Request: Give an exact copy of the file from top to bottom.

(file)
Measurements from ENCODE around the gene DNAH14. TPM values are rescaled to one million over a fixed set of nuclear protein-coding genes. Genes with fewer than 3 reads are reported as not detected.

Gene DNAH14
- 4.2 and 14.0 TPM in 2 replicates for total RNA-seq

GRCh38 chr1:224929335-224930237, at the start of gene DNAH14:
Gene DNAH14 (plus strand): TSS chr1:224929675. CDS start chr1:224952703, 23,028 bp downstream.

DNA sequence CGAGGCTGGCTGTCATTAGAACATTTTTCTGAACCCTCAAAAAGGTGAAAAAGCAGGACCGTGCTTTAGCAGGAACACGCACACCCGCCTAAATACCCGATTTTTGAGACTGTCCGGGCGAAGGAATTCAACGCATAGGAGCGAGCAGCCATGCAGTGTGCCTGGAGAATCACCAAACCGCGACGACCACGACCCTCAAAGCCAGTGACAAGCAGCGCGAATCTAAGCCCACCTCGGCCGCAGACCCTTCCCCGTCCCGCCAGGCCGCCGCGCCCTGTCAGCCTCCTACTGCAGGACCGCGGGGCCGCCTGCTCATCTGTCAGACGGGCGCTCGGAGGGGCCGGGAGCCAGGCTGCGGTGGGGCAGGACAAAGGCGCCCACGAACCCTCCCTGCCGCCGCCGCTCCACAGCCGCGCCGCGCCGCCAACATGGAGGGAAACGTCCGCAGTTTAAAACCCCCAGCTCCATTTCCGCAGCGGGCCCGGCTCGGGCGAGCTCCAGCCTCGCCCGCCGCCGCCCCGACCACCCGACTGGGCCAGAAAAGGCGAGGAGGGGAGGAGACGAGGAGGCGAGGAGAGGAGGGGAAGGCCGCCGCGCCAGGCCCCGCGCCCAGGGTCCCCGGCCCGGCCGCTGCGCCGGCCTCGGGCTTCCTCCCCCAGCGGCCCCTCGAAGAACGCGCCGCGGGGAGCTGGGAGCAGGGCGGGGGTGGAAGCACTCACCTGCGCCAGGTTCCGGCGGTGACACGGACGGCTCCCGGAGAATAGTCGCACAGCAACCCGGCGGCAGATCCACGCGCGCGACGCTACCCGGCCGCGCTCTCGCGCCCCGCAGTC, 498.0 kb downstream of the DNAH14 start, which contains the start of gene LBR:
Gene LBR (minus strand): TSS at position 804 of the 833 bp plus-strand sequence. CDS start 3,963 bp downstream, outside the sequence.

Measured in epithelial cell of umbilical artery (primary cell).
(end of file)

Measurements from ENCODE around the gene DNAH14. TPM values are rescaled to one million over a fixed set of nuclear protein-coding genes. Genes with fewer than 3 reads are reported as not detected.

Gene DNAH14
- 4.2 and 14.0 TPM in 2 replicates for total RNA-seq

GRCh38 chr1:224929335-224930237, at the start of gene DNAH14:
Gene DNAH14 (plus strand): TSS chr1:224929675. CDS start chr1:224952703, 23,028 bp downstream.

DNA sequence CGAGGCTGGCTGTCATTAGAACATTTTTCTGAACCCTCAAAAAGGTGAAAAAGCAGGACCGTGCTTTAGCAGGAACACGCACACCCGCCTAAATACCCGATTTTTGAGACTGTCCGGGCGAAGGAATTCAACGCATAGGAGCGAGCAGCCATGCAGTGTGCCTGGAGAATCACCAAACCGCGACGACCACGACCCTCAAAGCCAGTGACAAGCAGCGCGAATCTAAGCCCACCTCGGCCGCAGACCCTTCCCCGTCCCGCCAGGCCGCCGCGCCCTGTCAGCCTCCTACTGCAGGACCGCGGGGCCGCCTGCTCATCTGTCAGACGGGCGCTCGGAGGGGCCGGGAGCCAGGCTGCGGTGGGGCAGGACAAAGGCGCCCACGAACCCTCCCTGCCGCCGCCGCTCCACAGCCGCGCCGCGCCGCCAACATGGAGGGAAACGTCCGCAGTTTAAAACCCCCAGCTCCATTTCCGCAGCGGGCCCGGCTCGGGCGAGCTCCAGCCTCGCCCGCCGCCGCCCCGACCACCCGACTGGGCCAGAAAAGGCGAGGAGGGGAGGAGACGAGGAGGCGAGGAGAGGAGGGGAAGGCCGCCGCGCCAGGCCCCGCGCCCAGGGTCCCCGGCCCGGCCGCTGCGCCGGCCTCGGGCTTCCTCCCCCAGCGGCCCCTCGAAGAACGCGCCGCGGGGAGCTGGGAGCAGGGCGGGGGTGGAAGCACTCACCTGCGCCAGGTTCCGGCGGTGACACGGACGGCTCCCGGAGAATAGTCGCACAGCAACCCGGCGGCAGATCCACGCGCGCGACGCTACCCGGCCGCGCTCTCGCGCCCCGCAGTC, 498.0 kb downstream of the DNAH14 start, which contains the start of gene LBR:
Gene LBR (minus strand): TSS at position 804 of the 833 bp plus-strand sequence. CDS start 3,963 bp downstream, outside the sequence.

Measured in epithelial cell of umbilical artery (primary cell).